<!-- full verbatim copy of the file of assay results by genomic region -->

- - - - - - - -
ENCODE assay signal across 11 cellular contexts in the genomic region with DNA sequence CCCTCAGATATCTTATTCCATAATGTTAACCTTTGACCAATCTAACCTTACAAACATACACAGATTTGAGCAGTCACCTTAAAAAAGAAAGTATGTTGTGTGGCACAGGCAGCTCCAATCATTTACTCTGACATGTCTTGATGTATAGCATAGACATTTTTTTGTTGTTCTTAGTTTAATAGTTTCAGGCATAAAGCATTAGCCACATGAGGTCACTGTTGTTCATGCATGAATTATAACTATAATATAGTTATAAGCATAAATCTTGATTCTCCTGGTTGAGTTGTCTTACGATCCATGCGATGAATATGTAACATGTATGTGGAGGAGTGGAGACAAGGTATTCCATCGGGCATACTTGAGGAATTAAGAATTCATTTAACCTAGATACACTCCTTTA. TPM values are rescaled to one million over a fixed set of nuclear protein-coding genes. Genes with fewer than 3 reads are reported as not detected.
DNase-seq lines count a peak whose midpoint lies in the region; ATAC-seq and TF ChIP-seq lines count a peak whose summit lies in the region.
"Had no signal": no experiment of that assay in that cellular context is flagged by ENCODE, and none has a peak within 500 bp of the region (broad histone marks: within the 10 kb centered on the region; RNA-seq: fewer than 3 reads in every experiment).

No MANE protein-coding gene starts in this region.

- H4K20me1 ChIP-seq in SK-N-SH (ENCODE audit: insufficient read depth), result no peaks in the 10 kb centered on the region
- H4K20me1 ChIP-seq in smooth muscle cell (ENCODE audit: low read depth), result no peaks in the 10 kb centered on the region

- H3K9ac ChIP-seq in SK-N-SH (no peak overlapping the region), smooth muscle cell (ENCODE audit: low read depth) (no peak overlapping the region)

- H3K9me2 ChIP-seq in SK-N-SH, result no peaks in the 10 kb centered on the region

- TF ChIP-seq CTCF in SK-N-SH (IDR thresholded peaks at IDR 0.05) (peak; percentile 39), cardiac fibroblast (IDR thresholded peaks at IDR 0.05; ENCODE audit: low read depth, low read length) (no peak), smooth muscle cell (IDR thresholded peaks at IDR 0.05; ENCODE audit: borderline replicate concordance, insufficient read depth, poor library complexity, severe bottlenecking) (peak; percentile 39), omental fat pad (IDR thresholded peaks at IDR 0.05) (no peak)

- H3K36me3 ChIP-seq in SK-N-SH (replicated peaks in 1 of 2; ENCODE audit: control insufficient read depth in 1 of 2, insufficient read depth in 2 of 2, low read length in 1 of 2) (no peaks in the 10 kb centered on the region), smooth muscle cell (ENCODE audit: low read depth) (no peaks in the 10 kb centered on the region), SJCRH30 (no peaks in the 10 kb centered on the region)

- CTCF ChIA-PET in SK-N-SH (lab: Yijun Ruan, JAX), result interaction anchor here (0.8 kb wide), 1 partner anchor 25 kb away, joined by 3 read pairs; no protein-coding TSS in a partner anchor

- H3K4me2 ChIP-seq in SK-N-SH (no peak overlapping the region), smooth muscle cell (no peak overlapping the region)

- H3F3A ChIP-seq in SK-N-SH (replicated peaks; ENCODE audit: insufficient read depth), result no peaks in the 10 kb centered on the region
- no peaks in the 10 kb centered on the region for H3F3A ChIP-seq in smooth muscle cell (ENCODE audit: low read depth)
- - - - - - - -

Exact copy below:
ENCODE assay signal across 11 cellular contexts in the genomic region with DNA sequence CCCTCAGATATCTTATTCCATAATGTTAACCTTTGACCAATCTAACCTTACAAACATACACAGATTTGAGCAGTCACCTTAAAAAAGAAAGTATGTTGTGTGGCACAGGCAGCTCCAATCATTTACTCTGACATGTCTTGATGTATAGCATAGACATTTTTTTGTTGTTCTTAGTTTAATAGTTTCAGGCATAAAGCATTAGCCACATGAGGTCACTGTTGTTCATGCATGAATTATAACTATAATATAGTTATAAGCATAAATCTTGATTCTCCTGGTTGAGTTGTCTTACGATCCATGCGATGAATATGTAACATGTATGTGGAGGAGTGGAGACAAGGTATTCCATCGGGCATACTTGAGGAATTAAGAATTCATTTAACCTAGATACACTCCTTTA. TPM values are rescaled to one million over a fixed set of nuclear protein-coding genes. Genes with fewer than 3 reads are reported as not detected.
DNase-seq lines count a peak whose midpoint lies in the region; ATAC-seq and TF ChIP-seq lines count a peak whose summit lies in the region.
"Had no signal": no experiment of that assay in that cellular context is flagged by ENCODE, and none has a peak within 500 bp of the region (broad histone marks: within the 10 kb centered on the region; RNA-seq: fewer than 3 reads in every experiment).

No MANE protein-coding gene starts in this region.

- H4K20me1 ChIP-seq in SK-N-SH (ENCODE audit: insufficient read depth), result no peaks in the 10 kb centered on the region
- H4K20me1 ChIP-seq in smooth muscle cell (ENCODE audit: low read depth), result no peaks in the 10 kb centered on the region

- H3K9ac ChIP-seq in SK-N-SH (no peak overlapping the region), smooth muscle cell (ENCODE audit: low read depth) (no peak overlapping the region)

- H3K9me2 ChIP-seq in SK-N-SH, result no peaks in the 10 kb centered on the region

- TF ChIP-seq CTCF in SK-N-SH (IDR thresholded peaks at IDR 0.05) (peak; percentile 39), cardiac fibroblast (IDR thresholded peaks at IDR 0.05; ENCODE audit: low read depth, low read length) (no peak), smooth muscle cell (IDR thresholded peaks at IDR 0.05; ENCODE audit: borderline replicate concordance, insufficient read depth, poor library complexity, severe bottlenecking) (peak; percentile 39), omental fat pad (IDR thresholded peaks at IDR 0.05) (no peak)

- H3K36me3 ChIP-seq in SK-N-SH (replicated peaks in 1 of 2; ENCODE audit: control insufficient read depth in 1 of 2, insufficient read depth in 2 of 2, low read length in 1 of 2) (no peaks in the 10 kb centered on the region), smooth muscle cell (ENCODE audit: low read depth) (no peaks in the 10 kb centered on the region), SJCRH30 (no peaks in the 10 kb centered on the region)

- CTCF ChIA-PET in SK-N-SH (lab: Yijun Ruan, JAX), result interaction anchor here (0.8 kb wide), 1 partner anchor 25 kb away, joined by 3 read pairs; no protein-coding TSS in a partner anchor

- H3K4me2 ChIP-seq in SK-N-SH (no peak overlapping the region), smooth muscle cell (no peak overlapping the region)

- H3F3A ChIP-seq in SK-N-SH (replicated peaks; ENCODE audit: insufficient read depth), result no peaks in the 10 kb centered on the region
- no peaks in the 10 kb centered on the region for H3F3A ChIP-seq in smooth muscle cell (ENCODE audit: low read depth)